Money Flow #002: The Solopreneur Securing The Bag At All Cost

Money Flow is a series intended to understand how entrepreneurs within Africa interact with money and how it affects the health of their businesses.  

Can you give me a brief summary of your business?

I run an online natural hair and skincare product manufacturing business based in Lagos. We deliver nationwide and worldwide. Our products are handmade and all natural. We make soaps, body creams, hair creams, body oils, hair oils, facial masks, body scrub and many more from natural derivatives in Nigeria. 

How long have you been in business?

5 years.

What was growing up like financially? 

I grew up in an okay household. We were your average, middle class family. Well, until my mum lost her banking job and we fell into deep penury. I think that’s when I learned how to save money because no one was giving me pocket money anymore. I started depending on myself at 19. I learnt how to hustle and save from very small money. Till today, I don’t know how I did that. 

What did hustle mean for you? 

Hustling meant finding money anywhere where e dey. At a time, I was working ushering jobs. I made hair at some point even though I wasn’t so good at it. I was running a mobile hair service where I would come to your house and treat your natural hair.

I did anything and everything I knew I was good at during that time to get money.

Things were really hard. It was so bad that my dad would have to go to a party to get us lunch or dinner for the day. It is surprising that I didn’t do sex work because I was really desperate. Well, I didn’t because I couldn’t.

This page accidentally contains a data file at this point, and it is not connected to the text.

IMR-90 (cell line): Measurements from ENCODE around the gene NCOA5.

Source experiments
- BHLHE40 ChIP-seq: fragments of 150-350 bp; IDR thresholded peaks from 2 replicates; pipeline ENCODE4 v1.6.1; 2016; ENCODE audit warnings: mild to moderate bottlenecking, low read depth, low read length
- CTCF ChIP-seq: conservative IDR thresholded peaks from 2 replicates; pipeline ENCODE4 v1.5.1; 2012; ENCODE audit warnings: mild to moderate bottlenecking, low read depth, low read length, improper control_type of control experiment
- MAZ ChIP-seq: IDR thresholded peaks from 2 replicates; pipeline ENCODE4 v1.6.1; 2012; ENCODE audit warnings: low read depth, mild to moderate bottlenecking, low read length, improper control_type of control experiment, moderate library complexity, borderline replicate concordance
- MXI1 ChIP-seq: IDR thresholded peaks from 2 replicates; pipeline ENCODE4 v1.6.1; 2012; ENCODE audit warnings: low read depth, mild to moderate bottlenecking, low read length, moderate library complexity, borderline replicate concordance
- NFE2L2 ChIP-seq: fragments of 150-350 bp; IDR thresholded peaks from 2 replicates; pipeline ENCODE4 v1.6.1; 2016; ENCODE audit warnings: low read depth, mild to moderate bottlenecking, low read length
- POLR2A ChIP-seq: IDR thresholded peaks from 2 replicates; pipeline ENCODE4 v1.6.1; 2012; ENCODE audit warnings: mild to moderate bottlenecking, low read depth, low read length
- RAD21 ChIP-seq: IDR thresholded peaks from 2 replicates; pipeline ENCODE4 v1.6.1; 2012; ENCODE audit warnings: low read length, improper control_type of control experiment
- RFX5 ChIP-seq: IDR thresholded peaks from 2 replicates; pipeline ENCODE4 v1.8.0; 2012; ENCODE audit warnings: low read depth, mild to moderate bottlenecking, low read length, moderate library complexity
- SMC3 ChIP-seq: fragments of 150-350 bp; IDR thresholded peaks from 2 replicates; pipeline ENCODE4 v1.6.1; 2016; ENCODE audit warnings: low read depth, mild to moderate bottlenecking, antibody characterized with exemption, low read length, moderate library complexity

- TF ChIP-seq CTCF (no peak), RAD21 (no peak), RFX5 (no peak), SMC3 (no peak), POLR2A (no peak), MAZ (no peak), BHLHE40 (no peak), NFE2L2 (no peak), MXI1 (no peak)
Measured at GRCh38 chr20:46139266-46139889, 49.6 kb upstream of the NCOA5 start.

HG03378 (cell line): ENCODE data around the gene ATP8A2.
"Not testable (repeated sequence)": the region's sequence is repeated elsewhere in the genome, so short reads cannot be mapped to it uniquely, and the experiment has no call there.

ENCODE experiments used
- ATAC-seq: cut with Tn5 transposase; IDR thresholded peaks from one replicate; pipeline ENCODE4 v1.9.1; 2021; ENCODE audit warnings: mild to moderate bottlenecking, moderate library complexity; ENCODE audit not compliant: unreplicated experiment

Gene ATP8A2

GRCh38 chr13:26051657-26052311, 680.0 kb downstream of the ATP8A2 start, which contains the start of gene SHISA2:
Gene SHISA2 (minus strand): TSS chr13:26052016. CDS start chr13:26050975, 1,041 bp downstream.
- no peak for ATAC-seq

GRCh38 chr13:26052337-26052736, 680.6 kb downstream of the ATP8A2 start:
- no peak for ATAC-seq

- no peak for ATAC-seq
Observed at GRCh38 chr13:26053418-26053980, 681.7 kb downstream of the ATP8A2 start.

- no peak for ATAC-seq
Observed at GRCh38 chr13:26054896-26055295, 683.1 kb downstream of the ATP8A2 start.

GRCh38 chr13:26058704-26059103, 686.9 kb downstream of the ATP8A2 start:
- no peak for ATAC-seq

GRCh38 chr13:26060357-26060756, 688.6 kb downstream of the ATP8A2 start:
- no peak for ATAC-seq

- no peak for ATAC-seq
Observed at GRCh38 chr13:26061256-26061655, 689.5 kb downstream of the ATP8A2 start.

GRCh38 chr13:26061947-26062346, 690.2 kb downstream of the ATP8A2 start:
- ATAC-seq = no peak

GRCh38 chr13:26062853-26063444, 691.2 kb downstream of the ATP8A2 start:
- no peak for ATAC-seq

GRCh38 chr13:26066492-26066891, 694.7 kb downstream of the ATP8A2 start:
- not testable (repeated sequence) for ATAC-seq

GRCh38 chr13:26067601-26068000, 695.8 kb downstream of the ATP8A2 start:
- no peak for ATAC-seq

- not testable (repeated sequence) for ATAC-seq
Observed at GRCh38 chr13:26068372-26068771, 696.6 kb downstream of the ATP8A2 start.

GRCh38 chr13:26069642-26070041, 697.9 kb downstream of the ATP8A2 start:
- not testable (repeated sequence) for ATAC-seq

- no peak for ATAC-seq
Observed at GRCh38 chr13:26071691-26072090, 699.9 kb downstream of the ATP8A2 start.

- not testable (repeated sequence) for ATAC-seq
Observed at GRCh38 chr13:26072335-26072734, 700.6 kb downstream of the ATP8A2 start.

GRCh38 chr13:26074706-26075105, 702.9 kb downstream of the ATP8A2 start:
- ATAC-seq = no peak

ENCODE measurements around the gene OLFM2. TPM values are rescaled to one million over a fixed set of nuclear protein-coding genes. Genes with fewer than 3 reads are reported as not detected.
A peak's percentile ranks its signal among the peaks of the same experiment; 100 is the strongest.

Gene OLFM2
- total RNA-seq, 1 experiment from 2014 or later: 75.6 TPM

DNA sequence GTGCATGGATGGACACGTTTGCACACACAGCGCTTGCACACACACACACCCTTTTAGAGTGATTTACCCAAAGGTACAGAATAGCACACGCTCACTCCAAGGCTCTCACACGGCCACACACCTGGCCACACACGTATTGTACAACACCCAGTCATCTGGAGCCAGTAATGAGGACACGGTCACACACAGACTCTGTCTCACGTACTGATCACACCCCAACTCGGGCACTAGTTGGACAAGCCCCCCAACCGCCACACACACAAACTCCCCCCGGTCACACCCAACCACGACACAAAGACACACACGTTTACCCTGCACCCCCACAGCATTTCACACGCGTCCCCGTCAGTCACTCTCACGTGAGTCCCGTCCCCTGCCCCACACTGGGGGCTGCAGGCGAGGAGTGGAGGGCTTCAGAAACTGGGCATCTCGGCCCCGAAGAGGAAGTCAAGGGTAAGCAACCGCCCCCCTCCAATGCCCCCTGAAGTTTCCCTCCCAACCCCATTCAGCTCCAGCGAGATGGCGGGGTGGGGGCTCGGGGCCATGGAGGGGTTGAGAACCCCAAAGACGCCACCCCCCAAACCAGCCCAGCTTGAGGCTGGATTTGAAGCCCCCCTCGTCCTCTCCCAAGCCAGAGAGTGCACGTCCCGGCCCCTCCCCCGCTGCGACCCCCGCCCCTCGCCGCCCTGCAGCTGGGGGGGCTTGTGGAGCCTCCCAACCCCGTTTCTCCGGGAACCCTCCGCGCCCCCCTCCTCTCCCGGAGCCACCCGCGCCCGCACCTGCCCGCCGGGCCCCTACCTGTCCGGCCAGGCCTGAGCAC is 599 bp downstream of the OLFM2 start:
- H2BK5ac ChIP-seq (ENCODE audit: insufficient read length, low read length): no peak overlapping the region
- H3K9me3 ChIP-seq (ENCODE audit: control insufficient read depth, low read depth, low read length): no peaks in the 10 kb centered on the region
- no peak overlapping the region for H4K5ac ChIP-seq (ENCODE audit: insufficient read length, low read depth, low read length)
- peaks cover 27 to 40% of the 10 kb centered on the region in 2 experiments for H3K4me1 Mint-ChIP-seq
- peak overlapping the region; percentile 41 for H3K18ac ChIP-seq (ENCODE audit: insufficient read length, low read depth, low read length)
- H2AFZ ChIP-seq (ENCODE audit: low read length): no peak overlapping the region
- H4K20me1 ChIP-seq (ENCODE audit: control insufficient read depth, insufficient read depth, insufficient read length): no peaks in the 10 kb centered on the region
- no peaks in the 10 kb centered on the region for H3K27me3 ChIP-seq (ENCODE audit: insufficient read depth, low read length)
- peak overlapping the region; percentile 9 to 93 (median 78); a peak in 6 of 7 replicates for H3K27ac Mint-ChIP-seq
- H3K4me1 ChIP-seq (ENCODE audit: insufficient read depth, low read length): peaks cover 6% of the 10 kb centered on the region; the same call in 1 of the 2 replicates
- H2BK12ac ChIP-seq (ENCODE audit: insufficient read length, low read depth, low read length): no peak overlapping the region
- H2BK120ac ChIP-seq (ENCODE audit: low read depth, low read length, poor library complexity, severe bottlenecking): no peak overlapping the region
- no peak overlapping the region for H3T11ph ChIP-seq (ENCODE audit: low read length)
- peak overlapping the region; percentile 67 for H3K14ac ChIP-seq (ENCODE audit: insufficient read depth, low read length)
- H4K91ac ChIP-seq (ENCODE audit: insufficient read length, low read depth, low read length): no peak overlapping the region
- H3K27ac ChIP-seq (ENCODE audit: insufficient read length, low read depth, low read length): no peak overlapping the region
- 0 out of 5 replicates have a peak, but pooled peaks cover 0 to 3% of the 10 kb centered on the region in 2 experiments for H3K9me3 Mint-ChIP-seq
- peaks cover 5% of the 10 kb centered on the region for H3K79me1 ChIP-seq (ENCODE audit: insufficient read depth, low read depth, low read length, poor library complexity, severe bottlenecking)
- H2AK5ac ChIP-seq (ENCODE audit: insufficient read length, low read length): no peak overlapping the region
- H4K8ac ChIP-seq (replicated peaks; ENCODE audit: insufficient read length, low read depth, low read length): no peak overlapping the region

We are still there but things are much better. I still try to save a lot and that helps. I hope to start investing too.  

How much did you have at the start of your business? 

One kobo I did not have. I used to braid people’s hair. It was home service so the price depended on what they wanted to do to their hair and their locations. The highest I ever got was N6000 — transportation included. A customer of mine whose hair I was to braid asked me for coconut oil. So I went to my supplier to get some.  

You had a supplier at that time?

She wasn’t a supplier then. She was just someone I knew sold the things I needed to work but now, she is one of my suppliers. 

Okay. So…

I went to my supplier to get the coconut oil. I bought that bottle on credit. I paid the woman after my customer paid me. There was about N200 gain on the transaction. That was how I started. She kept buying and soon enough other people started asking for coconut oil. And I would collect money, buy, brand and give to them.

What would you say you’ve learned so far?

I am still learning on this entrepreneurial journey. It is still a long, hard, complicated journey for me. I know I am still making mistakes. I just stopped documenting my orders. 

Hmmm. Can you say what your average sales and expenses total is in a month?

Honestly, I can’t say because I stopped taking records. I know it varies with each month. Some months are really high, others low. For my expenses, I don’t restock supplies every month. Just when my products finish. I can’t say how much either but I will put this in mind going forward. I know it’s bad but I hope I am able to get someone to help me manage my finances better, soon. Right now, things are rocky. I know I am supposed to pay myself a certain salary but I am just letting things go with the flow. I don’t mess with my business money though. I always keep a certain amount for whatever I need to restock and new supplies. 

Can you give me a figure? 

I try not to have nothing less than 100k saved in an account strictly for buying supplies. I want to get to a point where everything is documented accurately and I can pay myself a salary. A point where I can separate business from personal efficiently. That’s my goal. I am terrible with numbers. They scare me. Also school and side hustle and every other thing has gotten in the way.